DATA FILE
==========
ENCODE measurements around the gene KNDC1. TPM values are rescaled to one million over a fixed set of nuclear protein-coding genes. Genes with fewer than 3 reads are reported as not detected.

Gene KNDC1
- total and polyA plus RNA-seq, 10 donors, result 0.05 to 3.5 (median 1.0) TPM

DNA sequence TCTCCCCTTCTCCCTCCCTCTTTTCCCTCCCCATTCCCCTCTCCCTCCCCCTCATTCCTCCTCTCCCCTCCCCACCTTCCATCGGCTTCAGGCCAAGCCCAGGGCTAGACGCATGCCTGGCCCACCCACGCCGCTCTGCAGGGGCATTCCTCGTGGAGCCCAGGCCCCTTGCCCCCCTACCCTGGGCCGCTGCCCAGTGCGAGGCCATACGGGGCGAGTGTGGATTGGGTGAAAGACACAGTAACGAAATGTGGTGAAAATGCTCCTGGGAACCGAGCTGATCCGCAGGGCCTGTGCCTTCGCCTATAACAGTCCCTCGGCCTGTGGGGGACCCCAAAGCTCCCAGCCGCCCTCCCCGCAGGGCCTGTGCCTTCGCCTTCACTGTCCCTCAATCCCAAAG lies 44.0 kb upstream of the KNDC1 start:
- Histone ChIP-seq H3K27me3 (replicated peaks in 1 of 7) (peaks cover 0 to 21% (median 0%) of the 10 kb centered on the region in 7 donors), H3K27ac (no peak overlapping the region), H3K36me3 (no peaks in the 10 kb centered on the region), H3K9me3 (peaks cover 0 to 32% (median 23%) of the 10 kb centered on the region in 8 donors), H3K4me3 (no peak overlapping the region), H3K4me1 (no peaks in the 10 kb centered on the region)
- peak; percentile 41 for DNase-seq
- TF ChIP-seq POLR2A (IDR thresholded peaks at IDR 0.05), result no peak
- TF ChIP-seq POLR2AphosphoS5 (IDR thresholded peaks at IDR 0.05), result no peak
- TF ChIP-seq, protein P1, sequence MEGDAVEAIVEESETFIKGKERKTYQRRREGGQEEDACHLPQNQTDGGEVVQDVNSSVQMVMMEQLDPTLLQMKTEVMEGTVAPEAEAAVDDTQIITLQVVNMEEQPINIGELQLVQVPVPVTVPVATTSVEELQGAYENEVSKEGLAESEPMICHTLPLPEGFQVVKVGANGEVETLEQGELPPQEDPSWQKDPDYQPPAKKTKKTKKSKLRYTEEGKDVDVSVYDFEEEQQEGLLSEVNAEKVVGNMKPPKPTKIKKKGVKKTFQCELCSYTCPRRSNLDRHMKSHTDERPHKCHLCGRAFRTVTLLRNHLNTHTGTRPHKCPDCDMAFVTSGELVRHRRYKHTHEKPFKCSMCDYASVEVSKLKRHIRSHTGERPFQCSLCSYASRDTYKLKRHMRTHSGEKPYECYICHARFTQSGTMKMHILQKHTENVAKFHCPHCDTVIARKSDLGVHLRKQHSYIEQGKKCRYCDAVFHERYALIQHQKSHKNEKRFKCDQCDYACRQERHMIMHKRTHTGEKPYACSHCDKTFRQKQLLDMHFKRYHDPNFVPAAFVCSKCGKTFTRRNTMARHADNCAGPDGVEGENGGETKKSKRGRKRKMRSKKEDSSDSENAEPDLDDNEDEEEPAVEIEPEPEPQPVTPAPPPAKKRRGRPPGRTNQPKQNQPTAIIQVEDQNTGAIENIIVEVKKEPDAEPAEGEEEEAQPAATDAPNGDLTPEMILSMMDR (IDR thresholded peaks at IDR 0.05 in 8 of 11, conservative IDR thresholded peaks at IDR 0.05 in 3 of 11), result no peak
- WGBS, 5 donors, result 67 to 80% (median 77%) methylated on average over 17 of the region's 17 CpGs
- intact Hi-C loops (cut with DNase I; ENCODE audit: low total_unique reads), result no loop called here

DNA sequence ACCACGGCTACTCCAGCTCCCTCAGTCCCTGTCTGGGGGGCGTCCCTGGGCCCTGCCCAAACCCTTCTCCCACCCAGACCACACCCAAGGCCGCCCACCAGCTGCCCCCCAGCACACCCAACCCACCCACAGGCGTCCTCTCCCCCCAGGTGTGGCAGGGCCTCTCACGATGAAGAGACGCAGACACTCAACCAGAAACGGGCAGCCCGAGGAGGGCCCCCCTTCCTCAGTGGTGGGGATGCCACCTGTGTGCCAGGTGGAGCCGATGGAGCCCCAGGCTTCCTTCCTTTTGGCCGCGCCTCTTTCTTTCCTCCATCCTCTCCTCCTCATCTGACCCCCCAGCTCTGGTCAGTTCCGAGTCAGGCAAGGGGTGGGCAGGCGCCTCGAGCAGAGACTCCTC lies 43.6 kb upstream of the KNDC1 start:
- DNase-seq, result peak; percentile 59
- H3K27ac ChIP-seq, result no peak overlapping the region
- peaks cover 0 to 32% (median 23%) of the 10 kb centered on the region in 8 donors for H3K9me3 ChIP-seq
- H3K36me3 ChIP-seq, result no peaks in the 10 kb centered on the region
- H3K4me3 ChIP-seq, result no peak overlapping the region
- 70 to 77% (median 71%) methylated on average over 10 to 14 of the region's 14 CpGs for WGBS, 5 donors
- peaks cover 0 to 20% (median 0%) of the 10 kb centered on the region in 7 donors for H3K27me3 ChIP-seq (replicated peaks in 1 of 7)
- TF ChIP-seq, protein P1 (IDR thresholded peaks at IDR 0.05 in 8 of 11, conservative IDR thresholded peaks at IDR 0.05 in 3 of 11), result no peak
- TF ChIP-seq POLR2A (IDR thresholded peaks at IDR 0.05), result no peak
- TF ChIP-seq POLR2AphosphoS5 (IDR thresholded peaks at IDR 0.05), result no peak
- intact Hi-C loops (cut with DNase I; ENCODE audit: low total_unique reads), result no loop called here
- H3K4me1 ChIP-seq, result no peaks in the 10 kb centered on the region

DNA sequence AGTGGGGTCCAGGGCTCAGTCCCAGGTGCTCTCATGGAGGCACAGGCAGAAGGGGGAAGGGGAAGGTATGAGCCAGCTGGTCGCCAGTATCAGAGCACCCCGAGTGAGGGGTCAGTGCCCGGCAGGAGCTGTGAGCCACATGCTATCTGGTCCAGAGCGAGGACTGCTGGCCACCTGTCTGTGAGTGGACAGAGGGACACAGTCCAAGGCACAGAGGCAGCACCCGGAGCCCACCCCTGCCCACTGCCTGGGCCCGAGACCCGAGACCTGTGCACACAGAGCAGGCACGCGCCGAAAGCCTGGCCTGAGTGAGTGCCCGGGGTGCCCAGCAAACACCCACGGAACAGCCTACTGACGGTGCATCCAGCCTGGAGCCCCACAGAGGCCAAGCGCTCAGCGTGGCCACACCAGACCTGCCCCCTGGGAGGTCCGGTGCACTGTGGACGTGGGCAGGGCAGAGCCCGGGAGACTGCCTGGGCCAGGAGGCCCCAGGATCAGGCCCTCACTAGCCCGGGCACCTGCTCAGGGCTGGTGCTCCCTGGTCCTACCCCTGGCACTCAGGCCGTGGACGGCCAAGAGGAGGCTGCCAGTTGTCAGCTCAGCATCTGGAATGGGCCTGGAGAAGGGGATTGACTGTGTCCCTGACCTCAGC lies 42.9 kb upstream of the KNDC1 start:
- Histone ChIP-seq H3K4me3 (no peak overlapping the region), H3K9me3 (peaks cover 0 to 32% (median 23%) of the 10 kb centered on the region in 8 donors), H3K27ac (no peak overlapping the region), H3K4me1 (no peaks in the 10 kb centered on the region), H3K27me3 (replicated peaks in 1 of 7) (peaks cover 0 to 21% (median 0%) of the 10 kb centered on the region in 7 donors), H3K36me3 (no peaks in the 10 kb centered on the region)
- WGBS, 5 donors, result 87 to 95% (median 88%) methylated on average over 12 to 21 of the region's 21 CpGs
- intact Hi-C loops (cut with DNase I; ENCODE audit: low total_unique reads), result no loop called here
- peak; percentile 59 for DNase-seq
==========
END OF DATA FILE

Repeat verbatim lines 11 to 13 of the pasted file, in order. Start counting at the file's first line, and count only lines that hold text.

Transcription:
- intact Hi-C loops (cut with DNase I; ENCODE audit: low total_unique reads), result no loop called here

DNA sequence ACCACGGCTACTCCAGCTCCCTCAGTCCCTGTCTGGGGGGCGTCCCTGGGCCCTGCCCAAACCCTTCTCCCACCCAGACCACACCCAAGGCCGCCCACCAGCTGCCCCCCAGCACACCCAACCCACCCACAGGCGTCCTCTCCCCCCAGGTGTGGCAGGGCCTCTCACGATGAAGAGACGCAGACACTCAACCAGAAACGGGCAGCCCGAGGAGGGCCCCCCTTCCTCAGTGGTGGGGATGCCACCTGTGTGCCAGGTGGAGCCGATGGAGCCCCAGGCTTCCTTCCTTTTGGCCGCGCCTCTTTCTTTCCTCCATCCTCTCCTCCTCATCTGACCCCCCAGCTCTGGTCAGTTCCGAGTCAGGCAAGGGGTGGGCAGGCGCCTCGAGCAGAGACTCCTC lies 43.6 kb upstream of the KNDC1 start:
- DNase-seq, result peak; percentile 59